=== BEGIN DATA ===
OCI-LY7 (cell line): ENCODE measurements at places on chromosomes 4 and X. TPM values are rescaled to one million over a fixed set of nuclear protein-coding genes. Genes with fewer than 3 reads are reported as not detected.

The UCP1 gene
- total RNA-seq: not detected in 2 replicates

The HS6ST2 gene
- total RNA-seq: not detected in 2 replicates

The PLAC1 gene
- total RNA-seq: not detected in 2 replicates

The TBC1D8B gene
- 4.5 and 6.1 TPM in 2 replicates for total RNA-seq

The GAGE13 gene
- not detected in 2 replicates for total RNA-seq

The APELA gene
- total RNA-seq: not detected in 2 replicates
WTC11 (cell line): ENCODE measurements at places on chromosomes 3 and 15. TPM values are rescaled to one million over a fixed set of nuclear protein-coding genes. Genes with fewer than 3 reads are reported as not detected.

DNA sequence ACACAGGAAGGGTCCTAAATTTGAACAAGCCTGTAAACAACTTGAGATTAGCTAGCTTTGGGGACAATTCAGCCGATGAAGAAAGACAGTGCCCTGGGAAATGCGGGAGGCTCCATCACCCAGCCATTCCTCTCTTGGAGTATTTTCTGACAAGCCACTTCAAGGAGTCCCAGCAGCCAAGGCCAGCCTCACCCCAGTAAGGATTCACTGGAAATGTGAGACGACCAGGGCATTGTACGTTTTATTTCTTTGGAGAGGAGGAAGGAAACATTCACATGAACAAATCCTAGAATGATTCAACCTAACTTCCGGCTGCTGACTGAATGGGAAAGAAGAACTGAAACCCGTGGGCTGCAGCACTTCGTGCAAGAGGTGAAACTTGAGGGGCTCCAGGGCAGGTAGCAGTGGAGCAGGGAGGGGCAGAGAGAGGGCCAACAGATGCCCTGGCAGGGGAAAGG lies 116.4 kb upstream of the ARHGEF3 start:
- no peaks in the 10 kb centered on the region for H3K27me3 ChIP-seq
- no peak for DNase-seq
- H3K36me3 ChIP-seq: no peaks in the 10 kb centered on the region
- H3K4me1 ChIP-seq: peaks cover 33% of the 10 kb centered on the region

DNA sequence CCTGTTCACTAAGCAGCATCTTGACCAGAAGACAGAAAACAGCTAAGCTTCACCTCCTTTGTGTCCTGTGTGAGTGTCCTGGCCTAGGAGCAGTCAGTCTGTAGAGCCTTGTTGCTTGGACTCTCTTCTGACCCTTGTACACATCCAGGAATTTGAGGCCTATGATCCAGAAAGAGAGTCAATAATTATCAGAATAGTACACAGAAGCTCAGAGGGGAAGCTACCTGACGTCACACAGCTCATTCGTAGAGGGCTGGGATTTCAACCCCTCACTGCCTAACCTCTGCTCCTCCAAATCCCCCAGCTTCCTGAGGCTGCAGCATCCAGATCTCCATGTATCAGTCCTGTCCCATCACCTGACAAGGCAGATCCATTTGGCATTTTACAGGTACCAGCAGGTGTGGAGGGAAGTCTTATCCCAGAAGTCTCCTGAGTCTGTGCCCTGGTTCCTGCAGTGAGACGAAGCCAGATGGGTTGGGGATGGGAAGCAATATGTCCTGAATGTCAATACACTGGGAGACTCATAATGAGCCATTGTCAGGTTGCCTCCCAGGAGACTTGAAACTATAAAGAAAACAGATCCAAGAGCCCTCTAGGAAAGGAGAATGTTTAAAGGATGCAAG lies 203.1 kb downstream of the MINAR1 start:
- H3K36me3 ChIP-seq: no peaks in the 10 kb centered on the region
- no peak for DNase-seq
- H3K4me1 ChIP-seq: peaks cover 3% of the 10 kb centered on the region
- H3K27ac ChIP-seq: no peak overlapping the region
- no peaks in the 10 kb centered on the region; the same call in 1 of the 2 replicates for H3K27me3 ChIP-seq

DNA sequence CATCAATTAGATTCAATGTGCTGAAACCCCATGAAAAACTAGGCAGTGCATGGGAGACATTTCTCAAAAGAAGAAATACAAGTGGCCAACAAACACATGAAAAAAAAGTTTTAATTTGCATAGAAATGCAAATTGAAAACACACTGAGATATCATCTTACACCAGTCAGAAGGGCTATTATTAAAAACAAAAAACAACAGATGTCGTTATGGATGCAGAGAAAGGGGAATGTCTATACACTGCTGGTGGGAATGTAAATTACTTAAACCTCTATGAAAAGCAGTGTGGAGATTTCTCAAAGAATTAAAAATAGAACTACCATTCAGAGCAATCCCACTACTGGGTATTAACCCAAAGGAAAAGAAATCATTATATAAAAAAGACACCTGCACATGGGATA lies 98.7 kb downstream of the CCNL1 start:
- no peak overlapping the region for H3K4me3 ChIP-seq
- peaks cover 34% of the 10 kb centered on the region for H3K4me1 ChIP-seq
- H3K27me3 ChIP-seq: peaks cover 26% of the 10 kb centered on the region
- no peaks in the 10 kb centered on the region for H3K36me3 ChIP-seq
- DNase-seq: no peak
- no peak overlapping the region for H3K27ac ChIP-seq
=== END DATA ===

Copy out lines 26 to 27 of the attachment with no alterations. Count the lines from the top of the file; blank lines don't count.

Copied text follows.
DNA sequence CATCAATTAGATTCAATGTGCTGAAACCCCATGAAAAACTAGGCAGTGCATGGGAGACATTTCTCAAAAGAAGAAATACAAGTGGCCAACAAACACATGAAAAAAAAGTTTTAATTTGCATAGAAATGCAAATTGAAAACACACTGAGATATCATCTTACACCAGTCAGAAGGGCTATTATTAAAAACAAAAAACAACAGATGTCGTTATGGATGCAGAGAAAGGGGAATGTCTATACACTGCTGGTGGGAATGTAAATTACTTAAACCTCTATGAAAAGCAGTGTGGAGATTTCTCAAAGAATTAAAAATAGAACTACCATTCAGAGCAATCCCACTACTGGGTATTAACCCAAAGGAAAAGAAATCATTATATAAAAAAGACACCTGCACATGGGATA lies 98.7 kb downstream of the CCNL1 start:
- no peak overlapping the region for H3K4me3 ChIP-seq